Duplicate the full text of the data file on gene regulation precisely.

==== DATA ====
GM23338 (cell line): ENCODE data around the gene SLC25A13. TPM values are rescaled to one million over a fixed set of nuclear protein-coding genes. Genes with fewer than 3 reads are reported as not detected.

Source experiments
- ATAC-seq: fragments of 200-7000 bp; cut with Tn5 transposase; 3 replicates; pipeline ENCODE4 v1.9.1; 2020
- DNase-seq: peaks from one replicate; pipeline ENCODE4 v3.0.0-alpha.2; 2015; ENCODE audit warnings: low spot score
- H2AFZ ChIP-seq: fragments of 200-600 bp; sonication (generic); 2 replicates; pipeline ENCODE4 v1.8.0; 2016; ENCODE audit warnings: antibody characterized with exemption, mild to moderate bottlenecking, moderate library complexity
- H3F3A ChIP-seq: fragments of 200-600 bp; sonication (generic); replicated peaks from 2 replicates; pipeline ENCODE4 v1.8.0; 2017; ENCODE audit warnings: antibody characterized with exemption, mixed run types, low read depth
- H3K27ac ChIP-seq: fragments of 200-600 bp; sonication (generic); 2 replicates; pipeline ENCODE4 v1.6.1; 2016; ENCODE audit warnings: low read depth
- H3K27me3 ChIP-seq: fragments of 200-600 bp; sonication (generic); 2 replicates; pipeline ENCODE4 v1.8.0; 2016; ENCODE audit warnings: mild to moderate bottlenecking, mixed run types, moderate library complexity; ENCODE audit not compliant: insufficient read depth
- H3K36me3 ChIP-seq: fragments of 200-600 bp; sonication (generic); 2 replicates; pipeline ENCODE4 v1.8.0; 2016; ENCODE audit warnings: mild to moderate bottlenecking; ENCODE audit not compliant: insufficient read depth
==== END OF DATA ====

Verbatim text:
GM23338 (cell line): ENCODE data around the gene SLC25A13. TPM values are rescaled to one million over a fixed set of nuclear protein-coding genes. Genes with fewer than 3 reads are reported as not detected.

Source experiments
- ATAC-seq: fragments of 200-7000 bp; cut with Tn5 transposase; 3 replicates; pipeline ENCODE4 v1.9.1; 2020
- DNase-seq: peaks from one replicate; pipeline ENCODE4 v3.0.0-alpha.2; 2015; ENCODE audit warnings: low spot score
- H2AFZ ChIP-seq: fragments of 200-600 bp; sonication (generic); 2 replicates; pipeline ENCODE4 v1.8.0; 2016; ENCODE audit warnings: antibody characterized with exemption, mild to moderate bottlenecking, moderate library complexity
- H3F3A ChIP-seq: fragments of 200-600 bp; sonication (generic); replicated peaks from 2 replicates; pipeline ENCODE4 v1.8.0; 2017; ENCODE audit warnings: antibody characterized with exemption, mixed run types, low read depth
- H3K27ac ChIP-seq: fragments of 200-600 bp; sonication (generic); 2 replicates; pipeline ENCODE4 v1.6.1; 2016; ENCODE audit warnings: low read depth
- H3K27me3 ChIP-seq: fragments of 200-600 bp; sonication (generic); 2 replicates; pipeline ENCODE4 v1.8.0; 2016; ENCODE audit warnings: mild to moderate bottlenecking, mixed run types, moderate library complexity; ENCODE audit not compliant: insufficient read depth
- H3K36me3 ChIP-seq: fragments of 200-600 bp; sonication (generic); 2 replicates; pipeline ENCODE4 v1.8.0; 2016; ENCODE audit warnings: mild to moderate bottlenecking; ENCODE audit not compliant: insufficient read depth